Target Market: Writing That Connects With Readers

Have You Missed Your Target Market?
Missing Your Target Market?

Target Market  is a writing term that has a murky meaning. This is because we think of a target market as a faceless group of people that we want to buy our books. A target market profile that fits our idea of who reads what.

A prime target audience profile example would be writing a book for children - or someone who likes crime novels. Thinking that this target audience is interested in any books that meet their target market's profile. And then what?

And then when no one is interested, trying to backtrack and figure out what these typical demographic age groups want to read in order to get them to buy our books. Just like when a Hollywood producer uses a sample market analysis report or a target marketing group to determine a movie ending that will boost box office numbers, we try to figure out how to write a book so that typical demographic age groups will buy it.

But that’s not how it works. Not ever.  And you already know this is true because as a reader, you have come across a book that was written specifically for your target audience and you saw right through it. And rejected it immediately.

Target Market: So Predetermining What People Want To Read Is Wrong.

We often sit at our computers, trying to come up with something that will appeal to typical demographic age groups. But this is not a good practice. Because real people know what they want to read as soon as they see it.

Think about your own reading habits. When you see a book you want to read, you immediately latch on to it.  And no one is going to talk you out of buying it or reading it. Even if you are not a typical example of the target audience the book it trying to reach. But why is that?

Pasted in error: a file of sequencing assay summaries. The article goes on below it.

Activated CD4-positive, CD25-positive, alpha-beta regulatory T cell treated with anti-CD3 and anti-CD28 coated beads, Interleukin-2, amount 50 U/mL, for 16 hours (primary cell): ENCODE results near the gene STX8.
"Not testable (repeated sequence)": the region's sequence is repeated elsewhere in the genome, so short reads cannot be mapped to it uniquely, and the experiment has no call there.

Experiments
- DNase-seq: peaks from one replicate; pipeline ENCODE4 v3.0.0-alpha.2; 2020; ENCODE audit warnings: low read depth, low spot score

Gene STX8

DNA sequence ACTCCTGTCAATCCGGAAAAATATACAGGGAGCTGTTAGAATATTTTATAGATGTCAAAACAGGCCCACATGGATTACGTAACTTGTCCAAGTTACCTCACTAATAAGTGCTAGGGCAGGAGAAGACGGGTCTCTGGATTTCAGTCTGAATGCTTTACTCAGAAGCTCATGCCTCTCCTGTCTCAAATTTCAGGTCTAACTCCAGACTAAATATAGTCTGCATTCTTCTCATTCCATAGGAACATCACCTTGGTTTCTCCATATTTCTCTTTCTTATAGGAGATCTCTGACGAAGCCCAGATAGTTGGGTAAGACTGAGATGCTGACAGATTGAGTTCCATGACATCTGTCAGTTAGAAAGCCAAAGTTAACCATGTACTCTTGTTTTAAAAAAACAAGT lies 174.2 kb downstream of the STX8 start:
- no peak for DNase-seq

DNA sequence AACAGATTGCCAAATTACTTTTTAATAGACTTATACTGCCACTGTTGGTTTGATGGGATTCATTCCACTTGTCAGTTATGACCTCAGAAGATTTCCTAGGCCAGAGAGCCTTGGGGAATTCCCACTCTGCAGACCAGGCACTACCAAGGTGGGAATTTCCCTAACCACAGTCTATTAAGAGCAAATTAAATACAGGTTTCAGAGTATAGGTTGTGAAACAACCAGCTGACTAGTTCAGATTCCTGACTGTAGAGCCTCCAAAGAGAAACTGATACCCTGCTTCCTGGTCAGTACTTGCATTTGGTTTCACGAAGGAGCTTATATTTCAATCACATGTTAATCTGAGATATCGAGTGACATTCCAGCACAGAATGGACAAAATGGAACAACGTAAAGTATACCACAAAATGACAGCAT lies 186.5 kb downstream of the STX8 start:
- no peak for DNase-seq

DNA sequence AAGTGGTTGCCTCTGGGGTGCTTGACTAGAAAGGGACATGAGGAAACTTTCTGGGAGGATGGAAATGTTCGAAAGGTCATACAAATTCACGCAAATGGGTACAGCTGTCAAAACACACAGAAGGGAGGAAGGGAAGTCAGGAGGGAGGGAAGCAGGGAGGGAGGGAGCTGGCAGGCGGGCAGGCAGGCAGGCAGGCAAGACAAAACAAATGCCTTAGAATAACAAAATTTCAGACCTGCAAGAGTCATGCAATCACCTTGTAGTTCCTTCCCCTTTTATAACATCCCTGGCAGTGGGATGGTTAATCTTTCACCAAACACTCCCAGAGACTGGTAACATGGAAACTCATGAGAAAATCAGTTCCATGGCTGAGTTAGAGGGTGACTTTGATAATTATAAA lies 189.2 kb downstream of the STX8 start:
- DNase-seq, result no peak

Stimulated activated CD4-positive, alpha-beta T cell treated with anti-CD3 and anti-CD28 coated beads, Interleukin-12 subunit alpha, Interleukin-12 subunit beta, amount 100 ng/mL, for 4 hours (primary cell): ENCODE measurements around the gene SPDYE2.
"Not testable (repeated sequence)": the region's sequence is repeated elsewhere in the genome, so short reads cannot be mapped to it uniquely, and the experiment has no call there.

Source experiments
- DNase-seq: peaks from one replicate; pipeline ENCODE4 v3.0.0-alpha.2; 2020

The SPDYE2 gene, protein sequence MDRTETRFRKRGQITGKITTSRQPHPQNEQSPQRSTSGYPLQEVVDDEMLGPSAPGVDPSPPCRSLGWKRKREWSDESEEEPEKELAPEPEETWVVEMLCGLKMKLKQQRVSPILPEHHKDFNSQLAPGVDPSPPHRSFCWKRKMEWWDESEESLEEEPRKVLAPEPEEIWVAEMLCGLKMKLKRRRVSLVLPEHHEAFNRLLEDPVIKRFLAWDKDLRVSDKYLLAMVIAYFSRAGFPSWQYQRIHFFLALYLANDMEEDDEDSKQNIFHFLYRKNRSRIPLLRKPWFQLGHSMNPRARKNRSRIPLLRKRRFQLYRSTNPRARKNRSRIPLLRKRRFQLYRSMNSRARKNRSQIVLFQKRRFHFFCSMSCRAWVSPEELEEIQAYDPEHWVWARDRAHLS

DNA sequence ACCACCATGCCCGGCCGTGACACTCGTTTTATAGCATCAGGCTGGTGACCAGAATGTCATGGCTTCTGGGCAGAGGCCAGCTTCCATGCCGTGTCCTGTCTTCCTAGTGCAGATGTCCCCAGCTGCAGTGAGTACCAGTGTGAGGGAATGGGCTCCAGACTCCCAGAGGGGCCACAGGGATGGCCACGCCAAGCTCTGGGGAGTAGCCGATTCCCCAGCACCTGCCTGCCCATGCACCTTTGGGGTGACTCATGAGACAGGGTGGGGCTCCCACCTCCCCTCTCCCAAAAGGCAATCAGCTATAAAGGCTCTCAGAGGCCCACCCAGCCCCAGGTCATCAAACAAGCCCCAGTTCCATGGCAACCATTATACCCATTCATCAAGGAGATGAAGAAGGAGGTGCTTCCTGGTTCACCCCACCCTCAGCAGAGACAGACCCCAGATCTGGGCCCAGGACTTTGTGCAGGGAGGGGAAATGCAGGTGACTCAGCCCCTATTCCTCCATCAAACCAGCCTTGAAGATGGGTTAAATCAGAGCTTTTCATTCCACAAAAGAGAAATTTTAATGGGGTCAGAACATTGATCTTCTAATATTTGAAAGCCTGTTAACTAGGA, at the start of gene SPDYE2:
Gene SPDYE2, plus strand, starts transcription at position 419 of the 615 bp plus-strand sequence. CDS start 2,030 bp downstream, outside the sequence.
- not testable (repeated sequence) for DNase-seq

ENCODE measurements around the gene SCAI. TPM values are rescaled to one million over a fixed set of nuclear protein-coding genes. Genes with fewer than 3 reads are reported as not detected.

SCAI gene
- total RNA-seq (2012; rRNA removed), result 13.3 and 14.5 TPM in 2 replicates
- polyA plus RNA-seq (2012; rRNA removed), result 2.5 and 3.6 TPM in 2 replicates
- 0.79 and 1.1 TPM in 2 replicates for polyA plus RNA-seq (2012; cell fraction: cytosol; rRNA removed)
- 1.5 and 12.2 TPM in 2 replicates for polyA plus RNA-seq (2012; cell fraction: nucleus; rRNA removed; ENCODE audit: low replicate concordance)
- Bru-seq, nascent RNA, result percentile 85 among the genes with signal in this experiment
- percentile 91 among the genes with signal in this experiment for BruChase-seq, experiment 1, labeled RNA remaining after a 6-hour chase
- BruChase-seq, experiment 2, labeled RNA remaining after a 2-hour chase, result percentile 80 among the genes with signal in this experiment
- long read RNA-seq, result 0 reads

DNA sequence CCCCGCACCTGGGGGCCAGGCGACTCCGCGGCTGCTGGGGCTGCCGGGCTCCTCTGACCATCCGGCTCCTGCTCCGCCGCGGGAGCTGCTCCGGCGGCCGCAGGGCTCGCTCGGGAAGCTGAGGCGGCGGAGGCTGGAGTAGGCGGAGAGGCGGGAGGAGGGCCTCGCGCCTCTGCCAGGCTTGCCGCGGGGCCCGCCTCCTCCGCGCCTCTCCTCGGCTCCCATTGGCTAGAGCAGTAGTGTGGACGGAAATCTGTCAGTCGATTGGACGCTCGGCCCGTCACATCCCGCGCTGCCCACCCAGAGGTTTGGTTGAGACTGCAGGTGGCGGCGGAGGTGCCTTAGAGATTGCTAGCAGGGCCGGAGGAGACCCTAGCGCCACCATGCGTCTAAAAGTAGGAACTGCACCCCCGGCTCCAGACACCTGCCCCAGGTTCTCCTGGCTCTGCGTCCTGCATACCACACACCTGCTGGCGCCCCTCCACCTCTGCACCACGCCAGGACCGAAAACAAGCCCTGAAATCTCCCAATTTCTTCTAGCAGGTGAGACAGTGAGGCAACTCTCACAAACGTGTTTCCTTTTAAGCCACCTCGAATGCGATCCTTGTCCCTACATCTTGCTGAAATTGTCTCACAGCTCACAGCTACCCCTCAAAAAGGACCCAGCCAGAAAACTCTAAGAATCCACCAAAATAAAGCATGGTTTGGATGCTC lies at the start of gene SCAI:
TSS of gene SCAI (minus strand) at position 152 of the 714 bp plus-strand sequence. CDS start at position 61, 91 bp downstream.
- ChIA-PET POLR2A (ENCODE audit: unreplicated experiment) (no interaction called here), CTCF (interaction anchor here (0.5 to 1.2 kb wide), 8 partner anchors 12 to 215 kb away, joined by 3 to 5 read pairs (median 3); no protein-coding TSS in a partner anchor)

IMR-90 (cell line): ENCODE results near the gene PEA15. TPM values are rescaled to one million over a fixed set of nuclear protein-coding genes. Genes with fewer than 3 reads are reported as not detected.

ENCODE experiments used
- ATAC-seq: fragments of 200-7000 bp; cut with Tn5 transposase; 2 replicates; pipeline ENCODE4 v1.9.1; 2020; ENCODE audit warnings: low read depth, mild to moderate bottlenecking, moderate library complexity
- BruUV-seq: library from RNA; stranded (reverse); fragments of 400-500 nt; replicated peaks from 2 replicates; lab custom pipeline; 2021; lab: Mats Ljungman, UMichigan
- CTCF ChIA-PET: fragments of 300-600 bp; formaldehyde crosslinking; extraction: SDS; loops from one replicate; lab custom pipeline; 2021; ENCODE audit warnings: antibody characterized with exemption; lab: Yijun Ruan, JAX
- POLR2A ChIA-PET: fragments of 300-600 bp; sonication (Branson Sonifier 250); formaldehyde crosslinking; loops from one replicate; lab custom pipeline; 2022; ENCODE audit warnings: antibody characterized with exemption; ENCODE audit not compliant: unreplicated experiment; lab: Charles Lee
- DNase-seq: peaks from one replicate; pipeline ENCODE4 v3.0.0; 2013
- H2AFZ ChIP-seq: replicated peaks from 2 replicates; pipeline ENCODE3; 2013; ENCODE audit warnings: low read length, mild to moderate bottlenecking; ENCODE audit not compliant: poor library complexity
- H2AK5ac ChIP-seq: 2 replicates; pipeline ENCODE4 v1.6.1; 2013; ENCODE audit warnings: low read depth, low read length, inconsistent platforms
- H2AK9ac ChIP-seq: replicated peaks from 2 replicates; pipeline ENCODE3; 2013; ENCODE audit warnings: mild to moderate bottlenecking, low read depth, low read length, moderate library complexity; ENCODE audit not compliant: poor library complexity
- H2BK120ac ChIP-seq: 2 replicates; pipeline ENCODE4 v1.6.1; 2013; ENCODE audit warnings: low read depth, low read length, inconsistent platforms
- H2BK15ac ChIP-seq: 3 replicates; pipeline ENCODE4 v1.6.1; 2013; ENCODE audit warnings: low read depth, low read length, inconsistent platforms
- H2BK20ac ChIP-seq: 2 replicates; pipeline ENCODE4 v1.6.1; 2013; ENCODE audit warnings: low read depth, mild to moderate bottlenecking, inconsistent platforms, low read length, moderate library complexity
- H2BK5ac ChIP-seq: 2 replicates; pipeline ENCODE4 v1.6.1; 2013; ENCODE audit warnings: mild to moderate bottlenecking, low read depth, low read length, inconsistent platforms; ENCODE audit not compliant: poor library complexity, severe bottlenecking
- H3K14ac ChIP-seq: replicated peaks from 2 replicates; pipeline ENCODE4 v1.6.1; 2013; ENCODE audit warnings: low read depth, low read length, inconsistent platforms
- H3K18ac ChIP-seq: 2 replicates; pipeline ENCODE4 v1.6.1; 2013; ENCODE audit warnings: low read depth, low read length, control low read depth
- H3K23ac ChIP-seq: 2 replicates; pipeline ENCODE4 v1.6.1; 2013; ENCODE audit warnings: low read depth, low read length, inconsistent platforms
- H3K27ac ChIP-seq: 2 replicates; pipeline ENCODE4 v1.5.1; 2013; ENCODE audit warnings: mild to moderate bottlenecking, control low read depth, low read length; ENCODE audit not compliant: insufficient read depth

It’s because someone has voiced their own very specific opinion, and in the same breath, has hit the nail on the head. They have inadvertently reached types of a target audiences they did not mean to. And everyone, including you, wants to read this book immediately because it is so on-point.

And it’s also a brand-new opinion. One that transcends all of the other information out there, and is the next step for anyone who is forward-thinking. This writer has not tried to figure out what people want to read. Instead, they are leading the pack.

But how did they do it?  This is a much better question to ask than worrying about finding your target market. Or worse, trying to learn how to target an audience as a writer.

Target Market: Finding Your Own Voice That People Want To Hear.

This new best-selling author didn’t do anything as brilliant as you might think. They merely considered their target market as a small group of real, living people whom they knew very well. And then spoke directly to them. The reason the book sells is because at the same time, this real group of people (not some made-up consumer market segments) has found someone who speaks directly to them. At the right moment.